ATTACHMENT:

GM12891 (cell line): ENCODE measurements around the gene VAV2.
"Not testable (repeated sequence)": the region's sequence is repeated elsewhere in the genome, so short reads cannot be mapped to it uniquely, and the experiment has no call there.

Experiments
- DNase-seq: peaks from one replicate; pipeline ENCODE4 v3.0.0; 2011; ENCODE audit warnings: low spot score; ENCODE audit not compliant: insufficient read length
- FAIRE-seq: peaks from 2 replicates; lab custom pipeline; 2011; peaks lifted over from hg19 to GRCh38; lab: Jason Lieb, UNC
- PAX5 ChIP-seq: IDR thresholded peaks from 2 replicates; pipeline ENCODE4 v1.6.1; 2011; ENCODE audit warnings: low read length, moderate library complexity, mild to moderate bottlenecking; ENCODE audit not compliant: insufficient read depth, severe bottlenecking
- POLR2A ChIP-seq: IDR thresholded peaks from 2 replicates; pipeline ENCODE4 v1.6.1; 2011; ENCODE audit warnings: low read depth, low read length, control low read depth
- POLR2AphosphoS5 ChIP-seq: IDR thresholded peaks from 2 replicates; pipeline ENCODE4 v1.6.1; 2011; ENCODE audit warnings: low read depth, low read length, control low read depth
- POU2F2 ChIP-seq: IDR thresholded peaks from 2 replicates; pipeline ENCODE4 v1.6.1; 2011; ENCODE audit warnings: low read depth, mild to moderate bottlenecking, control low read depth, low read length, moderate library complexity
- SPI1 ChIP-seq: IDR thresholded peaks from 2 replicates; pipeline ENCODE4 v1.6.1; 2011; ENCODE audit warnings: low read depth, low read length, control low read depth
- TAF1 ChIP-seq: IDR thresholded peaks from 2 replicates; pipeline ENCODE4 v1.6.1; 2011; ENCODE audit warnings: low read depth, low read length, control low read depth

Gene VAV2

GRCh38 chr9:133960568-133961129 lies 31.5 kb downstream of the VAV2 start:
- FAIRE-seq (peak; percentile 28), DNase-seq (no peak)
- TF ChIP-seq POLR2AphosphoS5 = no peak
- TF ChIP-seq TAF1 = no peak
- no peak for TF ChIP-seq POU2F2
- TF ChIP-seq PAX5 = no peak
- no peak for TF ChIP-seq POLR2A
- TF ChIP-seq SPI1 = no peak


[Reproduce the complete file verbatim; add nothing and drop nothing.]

GM12891 (cell line): ENCODE measurements around the gene VAV2.
"Not testable (repeated sequence)": the region's sequence is repeated elsewhere in the genome, so short reads cannot be mapped to it uniquely, and the experiment has no call there.

Experiments
- DNase-seq: peaks from one replicate; pipeline ENCODE4 v3.0.0; 2011; ENCODE audit warnings: low spot score; ENCODE audit not compliant: insufficient read length
- FAIRE-seq: peaks from 2 replicates; lab custom pipeline; 2011; peaks lifted over from hg19 to GRCh38; lab: Jason Lieb, UNC
- PAX5 ChIP-seq: IDR thresholded peaks from 2 replicates; pipeline ENCODE4 v1.6.1; 2011; ENCODE audit warnings: low read length, moderate library complexity, mild to moderate bottlenecking; ENCODE audit not compliant: insufficient read depth, severe bottlenecking
- POLR2A ChIP-seq: IDR thresholded peaks from 2 replicates; pipeline ENCODE4 v1.6.1; 2011; ENCODE audit warnings: low read depth, low read length, control low read depth
- POLR2AphosphoS5 ChIP-seq: IDR thresholded peaks from 2 replicates; pipeline ENCODE4 v1.6.1; 2011; ENCODE audit warnings: low read depth, low read length, control low read depth
- POU2F2 ChIP-seq: IDR thresholded peaks from 2 replicates; pipeline ENCODE4 v1.6.1; 2011; ENCODE audit warnings: low read depth, mild to moderate bottlenecking, control low read depth, low read length, moderate library complexity
- SPI1 ChIP-seq: IDR thresholded peaks from 2 replicates; pipeline ENCODE4 v1.6.1; 2011; ENCODE audit warnings: low read depth, low read length, control low read depth
- TAF1 ChIP-seq: IDR thresholded peaks from 2 replicates; pipeline ENCODE4 v1.6.1; 2011; ENCODE audit warnings: low read depth, low read length, control low read depth

Gene VAV2

GRCh38 chr9:133960568-133961129 lies 31.5 kb downstream of the VAV2 start:
- FAIRE-seq (peak; percentile 28), DNase-seq (no peak)
- TF ChIP-seq POLR2AphosphoS5 = no peak
- TF ChIP-seq TAF1 = no peak
- no peak for TF ChIP-seq POU2F2
- TF ChIP-seq PAX5 = no peak
- no peak for TF ChIP-seq POLR2A
- TF ChIP-seq SPI1 = no peak